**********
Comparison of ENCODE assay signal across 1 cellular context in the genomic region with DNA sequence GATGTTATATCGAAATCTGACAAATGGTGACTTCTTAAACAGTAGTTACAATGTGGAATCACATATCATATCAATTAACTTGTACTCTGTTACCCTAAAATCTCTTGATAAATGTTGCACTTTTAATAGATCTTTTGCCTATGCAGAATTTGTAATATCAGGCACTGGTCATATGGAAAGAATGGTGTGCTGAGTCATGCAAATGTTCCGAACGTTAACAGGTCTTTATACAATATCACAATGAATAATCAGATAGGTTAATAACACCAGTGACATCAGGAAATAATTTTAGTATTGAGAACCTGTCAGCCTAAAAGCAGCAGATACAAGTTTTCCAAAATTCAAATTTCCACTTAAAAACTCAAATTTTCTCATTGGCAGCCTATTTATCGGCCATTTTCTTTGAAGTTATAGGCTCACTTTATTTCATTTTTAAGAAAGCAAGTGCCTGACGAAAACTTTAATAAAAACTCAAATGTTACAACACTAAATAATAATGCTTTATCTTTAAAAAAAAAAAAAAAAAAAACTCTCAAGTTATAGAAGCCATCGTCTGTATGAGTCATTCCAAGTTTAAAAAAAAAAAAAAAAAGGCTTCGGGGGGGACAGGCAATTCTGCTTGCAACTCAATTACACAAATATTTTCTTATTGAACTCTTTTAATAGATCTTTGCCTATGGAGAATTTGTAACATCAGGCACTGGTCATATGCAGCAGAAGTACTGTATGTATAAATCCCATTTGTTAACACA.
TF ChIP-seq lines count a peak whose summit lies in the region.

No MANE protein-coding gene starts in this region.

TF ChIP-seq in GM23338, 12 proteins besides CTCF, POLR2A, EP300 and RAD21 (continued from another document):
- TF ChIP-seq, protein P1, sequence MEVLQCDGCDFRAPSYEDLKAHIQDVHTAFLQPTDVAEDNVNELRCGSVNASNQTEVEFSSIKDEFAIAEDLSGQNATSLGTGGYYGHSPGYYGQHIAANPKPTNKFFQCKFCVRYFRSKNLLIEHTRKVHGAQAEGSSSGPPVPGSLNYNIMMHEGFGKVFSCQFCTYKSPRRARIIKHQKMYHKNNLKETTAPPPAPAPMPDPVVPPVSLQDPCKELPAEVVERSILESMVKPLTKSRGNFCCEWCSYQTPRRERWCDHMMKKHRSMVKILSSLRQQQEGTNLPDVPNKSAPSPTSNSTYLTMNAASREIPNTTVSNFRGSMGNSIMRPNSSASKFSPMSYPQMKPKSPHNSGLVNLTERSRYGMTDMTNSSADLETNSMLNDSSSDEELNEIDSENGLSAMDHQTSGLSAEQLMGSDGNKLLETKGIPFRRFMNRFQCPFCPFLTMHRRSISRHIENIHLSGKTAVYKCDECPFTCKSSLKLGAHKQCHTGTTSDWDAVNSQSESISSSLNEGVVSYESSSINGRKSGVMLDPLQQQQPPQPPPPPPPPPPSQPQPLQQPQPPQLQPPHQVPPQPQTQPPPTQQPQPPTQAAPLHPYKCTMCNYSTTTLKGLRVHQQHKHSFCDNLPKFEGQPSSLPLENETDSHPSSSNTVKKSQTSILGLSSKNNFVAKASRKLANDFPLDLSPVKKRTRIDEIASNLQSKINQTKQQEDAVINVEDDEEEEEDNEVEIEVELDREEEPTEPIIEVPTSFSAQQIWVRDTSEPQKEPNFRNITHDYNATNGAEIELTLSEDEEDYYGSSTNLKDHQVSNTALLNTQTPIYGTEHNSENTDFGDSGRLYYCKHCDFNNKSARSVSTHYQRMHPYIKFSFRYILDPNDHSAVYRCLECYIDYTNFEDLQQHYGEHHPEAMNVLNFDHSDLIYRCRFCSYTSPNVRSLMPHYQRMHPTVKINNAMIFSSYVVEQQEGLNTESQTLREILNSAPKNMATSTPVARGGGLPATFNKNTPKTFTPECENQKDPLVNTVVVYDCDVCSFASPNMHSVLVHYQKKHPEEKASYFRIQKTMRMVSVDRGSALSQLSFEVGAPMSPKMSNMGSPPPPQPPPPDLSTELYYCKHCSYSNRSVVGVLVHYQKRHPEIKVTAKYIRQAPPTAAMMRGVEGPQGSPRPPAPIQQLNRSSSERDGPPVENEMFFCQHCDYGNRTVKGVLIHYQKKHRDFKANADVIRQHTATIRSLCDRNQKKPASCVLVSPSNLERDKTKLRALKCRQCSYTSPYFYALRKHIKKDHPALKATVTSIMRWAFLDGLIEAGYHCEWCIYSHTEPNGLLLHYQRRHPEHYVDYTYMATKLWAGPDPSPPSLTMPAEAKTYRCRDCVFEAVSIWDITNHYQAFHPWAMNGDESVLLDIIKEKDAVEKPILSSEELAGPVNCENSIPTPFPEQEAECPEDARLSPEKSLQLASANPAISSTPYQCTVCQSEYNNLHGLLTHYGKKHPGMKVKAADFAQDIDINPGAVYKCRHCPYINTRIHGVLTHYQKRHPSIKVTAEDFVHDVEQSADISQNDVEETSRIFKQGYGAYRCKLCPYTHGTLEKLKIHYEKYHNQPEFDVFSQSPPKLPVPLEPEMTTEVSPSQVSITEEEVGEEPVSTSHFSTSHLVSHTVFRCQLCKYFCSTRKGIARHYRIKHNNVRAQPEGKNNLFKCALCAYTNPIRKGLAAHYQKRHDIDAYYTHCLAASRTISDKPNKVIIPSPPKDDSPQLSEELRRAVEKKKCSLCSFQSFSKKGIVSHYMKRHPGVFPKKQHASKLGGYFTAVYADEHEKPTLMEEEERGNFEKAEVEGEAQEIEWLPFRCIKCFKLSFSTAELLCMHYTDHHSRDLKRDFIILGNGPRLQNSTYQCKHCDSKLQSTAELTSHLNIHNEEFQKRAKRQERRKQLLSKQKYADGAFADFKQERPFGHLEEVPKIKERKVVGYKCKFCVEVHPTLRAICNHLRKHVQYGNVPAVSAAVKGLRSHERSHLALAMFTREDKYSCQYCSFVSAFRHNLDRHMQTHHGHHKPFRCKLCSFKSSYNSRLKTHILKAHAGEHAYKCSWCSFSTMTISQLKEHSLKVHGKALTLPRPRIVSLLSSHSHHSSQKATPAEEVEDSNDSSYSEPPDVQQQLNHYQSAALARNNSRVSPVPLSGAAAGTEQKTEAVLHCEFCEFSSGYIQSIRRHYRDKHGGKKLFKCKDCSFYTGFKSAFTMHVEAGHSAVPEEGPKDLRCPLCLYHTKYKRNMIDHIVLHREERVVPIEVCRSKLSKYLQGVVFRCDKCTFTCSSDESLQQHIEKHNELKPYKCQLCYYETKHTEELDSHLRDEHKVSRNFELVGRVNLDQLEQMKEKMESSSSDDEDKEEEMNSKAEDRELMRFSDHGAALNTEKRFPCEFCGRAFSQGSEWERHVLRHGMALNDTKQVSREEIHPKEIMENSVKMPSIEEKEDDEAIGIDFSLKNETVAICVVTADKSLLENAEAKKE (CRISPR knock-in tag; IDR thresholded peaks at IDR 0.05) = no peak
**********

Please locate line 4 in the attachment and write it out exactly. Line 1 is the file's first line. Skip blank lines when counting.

TF ChIP-seq in GM23338, 12 proteins besides CTCF, POLR2A, EP300 and RAD21 (continued from another document):